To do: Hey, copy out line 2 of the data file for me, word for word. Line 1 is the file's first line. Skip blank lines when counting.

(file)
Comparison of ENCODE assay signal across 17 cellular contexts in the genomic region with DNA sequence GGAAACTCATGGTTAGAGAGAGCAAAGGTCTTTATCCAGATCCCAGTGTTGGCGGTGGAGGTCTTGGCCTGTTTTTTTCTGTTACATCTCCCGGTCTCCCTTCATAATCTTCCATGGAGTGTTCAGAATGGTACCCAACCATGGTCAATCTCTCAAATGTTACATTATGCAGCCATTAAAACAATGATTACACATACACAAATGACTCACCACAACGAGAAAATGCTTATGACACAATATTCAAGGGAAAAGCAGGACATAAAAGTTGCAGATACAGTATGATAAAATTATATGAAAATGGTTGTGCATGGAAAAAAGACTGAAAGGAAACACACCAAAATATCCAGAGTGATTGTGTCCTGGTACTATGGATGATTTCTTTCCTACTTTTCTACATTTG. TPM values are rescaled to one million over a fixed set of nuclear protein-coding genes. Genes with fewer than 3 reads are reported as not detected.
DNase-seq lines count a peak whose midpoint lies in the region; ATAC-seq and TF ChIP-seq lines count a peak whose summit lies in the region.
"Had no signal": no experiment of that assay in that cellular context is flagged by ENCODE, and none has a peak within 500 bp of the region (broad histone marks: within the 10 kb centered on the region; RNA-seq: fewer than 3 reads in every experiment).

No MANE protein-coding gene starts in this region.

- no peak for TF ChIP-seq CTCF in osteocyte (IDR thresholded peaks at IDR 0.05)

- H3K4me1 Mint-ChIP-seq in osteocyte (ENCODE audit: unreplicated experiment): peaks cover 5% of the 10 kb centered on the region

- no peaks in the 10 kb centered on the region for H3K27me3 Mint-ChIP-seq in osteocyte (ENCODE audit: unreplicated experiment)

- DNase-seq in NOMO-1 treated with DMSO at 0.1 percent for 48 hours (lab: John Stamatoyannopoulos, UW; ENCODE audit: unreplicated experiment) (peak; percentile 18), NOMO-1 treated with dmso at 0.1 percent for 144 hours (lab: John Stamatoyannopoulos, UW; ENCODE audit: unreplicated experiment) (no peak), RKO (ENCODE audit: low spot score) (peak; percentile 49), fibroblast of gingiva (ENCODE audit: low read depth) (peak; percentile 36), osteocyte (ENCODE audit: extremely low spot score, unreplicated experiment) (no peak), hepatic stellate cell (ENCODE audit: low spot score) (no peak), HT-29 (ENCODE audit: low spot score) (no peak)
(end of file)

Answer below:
DNase-seq lines count a peak whose midpoint lies in the region; ATAC-seq and TF ChIP-seq lines count a peak whose summit lies in the region.